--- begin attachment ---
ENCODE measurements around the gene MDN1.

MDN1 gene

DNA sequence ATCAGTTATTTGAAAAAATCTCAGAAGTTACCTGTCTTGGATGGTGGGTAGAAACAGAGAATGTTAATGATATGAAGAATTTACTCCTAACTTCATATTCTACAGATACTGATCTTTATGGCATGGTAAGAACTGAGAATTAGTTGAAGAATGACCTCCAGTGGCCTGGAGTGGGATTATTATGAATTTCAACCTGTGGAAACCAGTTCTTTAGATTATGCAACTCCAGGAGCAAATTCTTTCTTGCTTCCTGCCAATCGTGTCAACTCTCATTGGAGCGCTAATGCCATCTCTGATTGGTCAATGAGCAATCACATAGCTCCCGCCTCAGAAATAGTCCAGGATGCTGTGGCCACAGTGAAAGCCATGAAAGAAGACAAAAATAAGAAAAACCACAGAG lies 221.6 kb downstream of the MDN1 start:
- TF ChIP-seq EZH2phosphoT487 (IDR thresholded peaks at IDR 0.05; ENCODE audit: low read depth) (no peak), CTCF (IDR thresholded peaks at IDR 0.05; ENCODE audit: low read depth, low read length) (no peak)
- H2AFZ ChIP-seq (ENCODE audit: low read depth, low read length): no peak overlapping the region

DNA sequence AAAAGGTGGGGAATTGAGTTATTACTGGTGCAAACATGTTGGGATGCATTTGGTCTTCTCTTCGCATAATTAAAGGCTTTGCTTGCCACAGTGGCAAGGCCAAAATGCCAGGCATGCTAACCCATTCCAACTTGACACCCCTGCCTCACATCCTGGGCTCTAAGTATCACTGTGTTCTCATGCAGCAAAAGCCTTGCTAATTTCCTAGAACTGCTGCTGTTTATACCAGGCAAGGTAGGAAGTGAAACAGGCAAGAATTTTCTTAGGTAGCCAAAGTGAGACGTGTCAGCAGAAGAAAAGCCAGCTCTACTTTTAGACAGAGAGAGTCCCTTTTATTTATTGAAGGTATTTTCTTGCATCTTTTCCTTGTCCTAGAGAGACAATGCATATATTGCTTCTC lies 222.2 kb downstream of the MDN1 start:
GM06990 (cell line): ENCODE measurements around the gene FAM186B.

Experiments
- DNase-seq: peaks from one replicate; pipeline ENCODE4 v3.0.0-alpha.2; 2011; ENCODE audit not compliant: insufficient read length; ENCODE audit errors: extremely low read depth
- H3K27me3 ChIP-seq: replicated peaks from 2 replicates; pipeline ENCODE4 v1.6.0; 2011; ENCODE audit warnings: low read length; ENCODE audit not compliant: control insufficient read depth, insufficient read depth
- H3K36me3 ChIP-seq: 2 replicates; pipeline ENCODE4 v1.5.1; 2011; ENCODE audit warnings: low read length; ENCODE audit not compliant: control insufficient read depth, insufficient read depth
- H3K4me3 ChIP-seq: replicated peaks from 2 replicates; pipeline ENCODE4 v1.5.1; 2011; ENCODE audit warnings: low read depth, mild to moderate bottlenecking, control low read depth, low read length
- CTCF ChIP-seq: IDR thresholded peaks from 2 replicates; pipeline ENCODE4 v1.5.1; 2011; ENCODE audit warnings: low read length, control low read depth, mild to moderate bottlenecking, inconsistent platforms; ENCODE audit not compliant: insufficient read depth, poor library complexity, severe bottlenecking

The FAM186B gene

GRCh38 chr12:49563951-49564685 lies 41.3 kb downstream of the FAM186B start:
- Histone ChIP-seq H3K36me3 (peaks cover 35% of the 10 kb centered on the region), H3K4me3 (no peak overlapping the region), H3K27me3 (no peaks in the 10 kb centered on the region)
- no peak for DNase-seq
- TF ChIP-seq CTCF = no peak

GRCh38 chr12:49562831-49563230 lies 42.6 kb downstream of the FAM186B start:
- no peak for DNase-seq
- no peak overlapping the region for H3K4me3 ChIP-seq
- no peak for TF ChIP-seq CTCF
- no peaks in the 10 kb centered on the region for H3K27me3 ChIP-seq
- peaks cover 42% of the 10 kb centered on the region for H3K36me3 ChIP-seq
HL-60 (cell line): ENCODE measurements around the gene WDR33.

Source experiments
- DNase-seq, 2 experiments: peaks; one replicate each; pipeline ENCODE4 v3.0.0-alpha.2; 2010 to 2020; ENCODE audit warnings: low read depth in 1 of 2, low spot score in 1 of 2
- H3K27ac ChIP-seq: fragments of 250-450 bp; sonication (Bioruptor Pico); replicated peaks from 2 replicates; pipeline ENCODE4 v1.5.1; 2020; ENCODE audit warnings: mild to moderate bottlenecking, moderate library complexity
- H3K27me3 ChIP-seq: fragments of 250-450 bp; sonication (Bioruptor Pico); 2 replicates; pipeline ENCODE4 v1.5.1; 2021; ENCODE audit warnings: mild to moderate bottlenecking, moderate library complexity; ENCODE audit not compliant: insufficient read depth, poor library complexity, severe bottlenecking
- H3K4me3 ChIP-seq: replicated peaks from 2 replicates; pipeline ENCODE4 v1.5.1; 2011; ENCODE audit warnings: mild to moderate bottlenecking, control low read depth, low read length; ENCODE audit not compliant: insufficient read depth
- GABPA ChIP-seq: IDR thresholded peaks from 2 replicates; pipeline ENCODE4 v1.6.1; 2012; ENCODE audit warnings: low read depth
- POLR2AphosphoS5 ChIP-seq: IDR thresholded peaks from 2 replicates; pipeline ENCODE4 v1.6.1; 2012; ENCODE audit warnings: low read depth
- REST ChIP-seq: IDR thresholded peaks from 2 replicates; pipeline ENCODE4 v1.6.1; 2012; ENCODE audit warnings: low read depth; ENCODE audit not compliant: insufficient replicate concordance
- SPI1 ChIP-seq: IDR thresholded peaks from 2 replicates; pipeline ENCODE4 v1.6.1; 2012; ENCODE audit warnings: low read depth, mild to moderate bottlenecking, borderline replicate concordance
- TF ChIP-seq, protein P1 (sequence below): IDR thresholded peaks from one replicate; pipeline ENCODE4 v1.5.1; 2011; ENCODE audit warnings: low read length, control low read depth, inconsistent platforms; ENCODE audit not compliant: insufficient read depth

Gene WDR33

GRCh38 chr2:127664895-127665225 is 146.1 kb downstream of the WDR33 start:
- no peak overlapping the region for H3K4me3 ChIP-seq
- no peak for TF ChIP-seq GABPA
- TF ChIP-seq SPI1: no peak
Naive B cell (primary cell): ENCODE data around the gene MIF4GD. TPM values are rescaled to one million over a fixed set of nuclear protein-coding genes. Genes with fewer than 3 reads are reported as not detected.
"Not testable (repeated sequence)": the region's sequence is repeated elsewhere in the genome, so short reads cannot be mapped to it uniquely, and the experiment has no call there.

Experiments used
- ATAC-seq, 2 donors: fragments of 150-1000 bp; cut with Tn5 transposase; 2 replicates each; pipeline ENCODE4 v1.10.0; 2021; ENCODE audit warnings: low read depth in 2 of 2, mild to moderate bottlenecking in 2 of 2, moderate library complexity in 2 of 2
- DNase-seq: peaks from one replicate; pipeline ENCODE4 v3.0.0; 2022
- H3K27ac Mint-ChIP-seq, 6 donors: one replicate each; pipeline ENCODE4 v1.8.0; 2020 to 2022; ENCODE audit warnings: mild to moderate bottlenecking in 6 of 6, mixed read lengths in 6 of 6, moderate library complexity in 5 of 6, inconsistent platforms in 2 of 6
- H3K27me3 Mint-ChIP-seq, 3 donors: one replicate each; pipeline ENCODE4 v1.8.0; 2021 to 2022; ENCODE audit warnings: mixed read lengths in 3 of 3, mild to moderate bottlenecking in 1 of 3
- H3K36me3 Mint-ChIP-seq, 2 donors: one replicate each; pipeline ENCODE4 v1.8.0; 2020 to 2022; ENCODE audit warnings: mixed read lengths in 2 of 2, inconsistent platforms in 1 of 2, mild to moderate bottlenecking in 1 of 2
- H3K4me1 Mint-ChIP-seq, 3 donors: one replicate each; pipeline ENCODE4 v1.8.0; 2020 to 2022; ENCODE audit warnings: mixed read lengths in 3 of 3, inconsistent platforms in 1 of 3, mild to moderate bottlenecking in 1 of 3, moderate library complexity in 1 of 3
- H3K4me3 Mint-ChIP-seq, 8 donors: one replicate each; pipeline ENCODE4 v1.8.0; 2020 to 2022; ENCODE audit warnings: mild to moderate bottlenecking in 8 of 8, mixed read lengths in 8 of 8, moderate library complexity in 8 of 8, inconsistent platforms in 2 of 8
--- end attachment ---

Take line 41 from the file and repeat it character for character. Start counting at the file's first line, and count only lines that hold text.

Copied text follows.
Naive B cell (primary cell): ENCODE data around the gene MIF4GD. TPM values are rescaled to one million over a fixed set of nuclear protein-coding genes. Genes with fewer than 3 reads are reported as not detected.